Friday, May 21, 2010

The Wonder of Music

(Part 6 in the series, Experiences of Mystery and Wonder)
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After silence, that which comes nearest to expressing the inexpressible is music.
- Aldous Huxley

It is cruel, you know, that music should be so beautiful. It has the beauty of loneliness and of pain; of strength and freedom. The beauty of disappointment and never-satisfied love. The cruel beauty of nature and everlasting beauty of monotony.
- Benjamin Britten.

Music is the silence between the notes.
- Claude Debussy

Music expresses that which cannot be said and on which it is impossible to be silent.
- Victor Hugo

Music is a marvelous thing. For many, music is the best way to express that mystery and wonder of life that we have been talking about. Does music simply remind us of those numinous events, or does it actually create a numinous experience? Music is such a bountiful treasure; did you ever wonder where music came from? How did we come by this gift? Who first invented it? How did we learn such a marvel? Who first heard the harmony of life and gave us songs to reflect that harmony?

Some say that music is a gift from Heaven, a treasure sent down from above. Do all good gifts come from above, or do they come from within? Perhaps music came from within humanity’s own vast creative capacity. What if music originated with a baby’s cry that went directly to its mother’s heart? Perhaps it arose from the sound of a women’s voice, bidding some man to stop and rest. Maybe music began with a shout in some village, interrupting the morning with news of joy. It could have arisen from someone wailing beside the bed of a departed loved one.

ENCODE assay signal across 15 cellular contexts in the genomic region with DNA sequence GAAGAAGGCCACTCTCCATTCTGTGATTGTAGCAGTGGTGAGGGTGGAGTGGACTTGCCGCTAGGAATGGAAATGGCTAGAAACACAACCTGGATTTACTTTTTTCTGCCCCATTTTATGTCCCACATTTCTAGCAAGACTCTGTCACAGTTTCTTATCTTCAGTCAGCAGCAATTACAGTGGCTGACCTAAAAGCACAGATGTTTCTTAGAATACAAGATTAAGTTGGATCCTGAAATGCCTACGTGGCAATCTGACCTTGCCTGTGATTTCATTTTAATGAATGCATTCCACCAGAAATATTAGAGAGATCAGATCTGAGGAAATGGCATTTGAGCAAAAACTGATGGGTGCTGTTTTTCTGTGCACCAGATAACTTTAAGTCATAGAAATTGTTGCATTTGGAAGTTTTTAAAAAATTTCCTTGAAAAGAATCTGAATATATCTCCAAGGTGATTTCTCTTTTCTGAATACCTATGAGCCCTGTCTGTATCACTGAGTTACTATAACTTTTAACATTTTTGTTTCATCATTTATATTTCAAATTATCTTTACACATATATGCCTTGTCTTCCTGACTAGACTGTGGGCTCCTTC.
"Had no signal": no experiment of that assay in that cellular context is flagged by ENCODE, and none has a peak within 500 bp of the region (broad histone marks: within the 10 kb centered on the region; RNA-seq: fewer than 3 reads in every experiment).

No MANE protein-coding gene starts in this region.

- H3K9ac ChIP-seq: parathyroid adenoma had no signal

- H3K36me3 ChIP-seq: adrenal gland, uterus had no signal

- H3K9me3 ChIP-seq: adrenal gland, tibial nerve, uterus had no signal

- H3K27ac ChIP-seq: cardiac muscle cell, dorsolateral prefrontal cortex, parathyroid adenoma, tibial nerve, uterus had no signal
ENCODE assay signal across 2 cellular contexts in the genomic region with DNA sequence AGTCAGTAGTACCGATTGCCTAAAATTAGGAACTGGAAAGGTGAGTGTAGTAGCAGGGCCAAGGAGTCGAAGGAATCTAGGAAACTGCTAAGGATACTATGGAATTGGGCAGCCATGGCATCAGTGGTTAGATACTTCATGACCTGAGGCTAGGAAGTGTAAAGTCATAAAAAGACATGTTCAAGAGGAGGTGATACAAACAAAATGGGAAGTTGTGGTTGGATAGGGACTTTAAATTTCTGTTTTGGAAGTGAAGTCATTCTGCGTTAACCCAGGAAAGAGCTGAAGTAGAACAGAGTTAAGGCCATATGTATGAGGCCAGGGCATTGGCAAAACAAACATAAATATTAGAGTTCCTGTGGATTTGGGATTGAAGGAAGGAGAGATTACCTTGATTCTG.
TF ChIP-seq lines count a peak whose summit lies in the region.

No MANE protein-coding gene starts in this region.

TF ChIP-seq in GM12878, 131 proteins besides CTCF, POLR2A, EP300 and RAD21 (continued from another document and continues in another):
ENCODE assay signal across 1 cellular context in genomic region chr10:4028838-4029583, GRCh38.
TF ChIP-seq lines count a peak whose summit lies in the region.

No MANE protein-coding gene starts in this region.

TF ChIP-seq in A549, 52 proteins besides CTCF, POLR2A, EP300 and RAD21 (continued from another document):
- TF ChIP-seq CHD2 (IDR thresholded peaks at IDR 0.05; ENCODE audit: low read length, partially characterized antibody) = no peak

However it is that we came by the gift of music, it is a gift worth celebrating. Music connects us with the joys, hopes, desires and sorrows of life. Music connects us with one another. Good music is almost always a communal effort. Not only does it require a number of musicians coordinating their skills and efforts, it also is dependant upon the craftsmen who made the instruments and those who invented those instruments in the first place. Great choral works may feature a single artist, but they are supported, made full and complete by a larger chorus. Furthermore, great music requires more than the artists who create and perform – an audience is essential. Those who hear are participating in the music event just as surely as those who perform.

Music connects us in even more ways. Each generation has its own music which helps to shape, define and celebrate that generation. Any Baby Boomer who watched The Big Chill or Forrest Gump on the big screen readily connected with the music – it was the sound track of their shared lives. Most people have favorite music that makes them come alive. Many have favorite rock albums which they identify with certain phases of their lives. Even music on a small scale connects us in important ways. A mother singing a lullaby to an infant at bedtime can relax the child as well as bring calm and comfort to the household.

What kinds of music do you enjoy the most? What songs would you put on your Top 10 list? Can you think of a numinous moment you have experienced in which music was the primary factor?

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